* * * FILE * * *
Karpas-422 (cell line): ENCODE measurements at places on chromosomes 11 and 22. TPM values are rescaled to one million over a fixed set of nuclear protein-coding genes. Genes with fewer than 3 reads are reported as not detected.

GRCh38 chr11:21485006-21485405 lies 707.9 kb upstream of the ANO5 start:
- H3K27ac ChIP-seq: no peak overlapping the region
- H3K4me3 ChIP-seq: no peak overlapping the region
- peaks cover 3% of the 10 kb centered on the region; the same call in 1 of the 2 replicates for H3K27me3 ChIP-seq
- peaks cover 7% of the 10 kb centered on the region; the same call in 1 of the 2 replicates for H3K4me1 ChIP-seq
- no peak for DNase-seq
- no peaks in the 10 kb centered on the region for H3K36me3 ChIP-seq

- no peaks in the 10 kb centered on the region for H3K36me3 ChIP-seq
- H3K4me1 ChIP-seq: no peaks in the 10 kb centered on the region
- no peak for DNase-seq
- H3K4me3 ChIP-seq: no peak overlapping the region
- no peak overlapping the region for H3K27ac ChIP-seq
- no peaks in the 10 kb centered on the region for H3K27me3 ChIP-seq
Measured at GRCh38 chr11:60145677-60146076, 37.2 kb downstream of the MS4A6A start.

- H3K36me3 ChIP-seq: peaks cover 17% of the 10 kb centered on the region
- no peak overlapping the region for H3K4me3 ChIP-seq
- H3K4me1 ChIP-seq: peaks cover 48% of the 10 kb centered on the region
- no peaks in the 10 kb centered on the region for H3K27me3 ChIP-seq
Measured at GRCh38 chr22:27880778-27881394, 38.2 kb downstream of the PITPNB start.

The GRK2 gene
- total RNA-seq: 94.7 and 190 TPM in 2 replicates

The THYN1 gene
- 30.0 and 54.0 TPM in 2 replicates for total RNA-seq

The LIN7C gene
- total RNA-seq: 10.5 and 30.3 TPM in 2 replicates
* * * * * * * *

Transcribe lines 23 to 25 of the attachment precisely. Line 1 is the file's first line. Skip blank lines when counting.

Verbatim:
The THYN1 gene
- 30.0 and 54.0 TPM in 2 replicates for total RNA-seq

The LIN7C gene